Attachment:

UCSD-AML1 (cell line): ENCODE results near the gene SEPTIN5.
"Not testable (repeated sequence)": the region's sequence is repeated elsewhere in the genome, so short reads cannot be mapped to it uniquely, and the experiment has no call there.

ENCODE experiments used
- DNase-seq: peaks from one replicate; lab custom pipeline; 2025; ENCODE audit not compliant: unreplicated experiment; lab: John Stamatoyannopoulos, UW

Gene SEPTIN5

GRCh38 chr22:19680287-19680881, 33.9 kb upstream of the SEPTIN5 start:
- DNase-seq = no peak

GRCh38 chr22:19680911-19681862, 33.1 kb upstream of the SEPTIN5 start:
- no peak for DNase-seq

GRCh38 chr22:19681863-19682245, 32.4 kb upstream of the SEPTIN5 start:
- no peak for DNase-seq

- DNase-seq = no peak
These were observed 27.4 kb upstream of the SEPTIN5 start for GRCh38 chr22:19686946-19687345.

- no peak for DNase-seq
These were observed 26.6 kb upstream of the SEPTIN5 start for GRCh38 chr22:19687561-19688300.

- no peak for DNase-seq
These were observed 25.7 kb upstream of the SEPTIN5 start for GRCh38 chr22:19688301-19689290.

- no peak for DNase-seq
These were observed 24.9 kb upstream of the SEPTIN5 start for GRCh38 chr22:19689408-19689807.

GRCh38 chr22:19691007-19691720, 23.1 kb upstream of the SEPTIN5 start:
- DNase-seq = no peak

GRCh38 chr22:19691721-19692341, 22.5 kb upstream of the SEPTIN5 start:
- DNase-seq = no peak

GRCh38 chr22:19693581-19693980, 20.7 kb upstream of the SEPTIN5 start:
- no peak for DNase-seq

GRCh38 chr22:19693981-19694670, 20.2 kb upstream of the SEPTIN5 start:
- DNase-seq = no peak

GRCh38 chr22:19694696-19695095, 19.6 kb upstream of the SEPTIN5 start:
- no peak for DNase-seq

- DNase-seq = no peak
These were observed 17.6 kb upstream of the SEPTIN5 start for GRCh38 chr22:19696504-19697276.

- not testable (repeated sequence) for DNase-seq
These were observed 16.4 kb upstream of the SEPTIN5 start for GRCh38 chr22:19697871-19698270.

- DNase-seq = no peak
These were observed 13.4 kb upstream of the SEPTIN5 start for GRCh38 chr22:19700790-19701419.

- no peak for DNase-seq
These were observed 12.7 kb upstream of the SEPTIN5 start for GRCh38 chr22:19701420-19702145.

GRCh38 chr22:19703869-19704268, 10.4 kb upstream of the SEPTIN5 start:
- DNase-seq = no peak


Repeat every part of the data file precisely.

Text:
UCSD-AML1 (cell line): ENCODE results near the gene SEPTIN5.
"Not testable (repeated sequence)": the region's sequence is repeated elsewhere in the genome, so short reads cannot be mapped to it uniquely, and the experiment has no call there.

ENCODE experiments used
- DNase-seq: peaks from one replicate; lab custom pipeline; 2025; ENCODE audit not compliant: unreplicated experiment; lab: John Stamatoyannopoulos, UW

Gene SEPTIN5

GRCh38 chr22:19680287-19680881, 33.9 kb upstream of the SEPTIN5 start:
- DNase-seq = no peak

GRCh38 chr22:19680911-19681862, 33.1 kb upstream of the SEPTIN5 start:
- no peak for DNase-seq

GRCh38 chr22:19681863-19682245, 32.4 kb upstream of the SEPTIN5 start:
- no peak for DNase-seq

- DNase-seq = no peak
These were observed 27.4 kb upstream of the SEPTIN5 start for GRCh38 chr22:19686946-19687345.

- no peak for DNase-seq
These were observed 26.6 kb upstream of the SEPTIN5 start for GRCh38 chr22:19687561-19688300.

- no peak for DNase-seq
These were observed 25.7 kb upstream of the SEPTIN5 start for GRCh38 chr22:19688301-19689290.

- no peak for DNase-seq
These were observed 24.9 kb upstream of the SEPTIN5 start for GRCh38 chr22:19689408-19689807.

GRCh38 chr22:19691007-19691720, 23.1 kb upstream of the SEPTIN5 start:
- DNase-seq = no peak

GRCh38 chr22:19691721-19692341, 22.5 kb upstream of the SEPTIN5 start:
- DNase-seq = no peak

GRCh38 chr22:19693581-19693980, 20.7 kb upstream of the SEPTIN5 start:
- no peak for DNase-seq

GRCh38 chr22:19693981-19694670, 20.2 kb upstream of the SEPTIN5 start:
- DNase-seq = no peak

GRCh38 chr22:19694696-19695095, 19.6 kb upstream of the SEPTIN5 start:
- no peak for DNase-seq

- DNase-seq = no peak
These were observed 17.6 kb upstream of the SEPTIN5 start for GRCh38 chr22:19696504-19697276.

- not testable (repeated sequence) for DNase-seq
These were observed 16.4 kb upstream of the SEPTIN5 start for GRCh38 chr22:19697871-19698270.

- DNase-seq = no peak
These were observed 13.4 kb upstream of the SEPTIN5 start for GRCh38 chr22:19700790-19701419.

- no peak for DNase-seq
These were observed 12.7 kb upstream of the SEPTIN5 start for GRCh38 chr22:19701420-19702145.

GRCh38 chr22:19703869-19704268, 10.4 kb upstream of the SEPTIN5 start:
- DNase-seq = no peak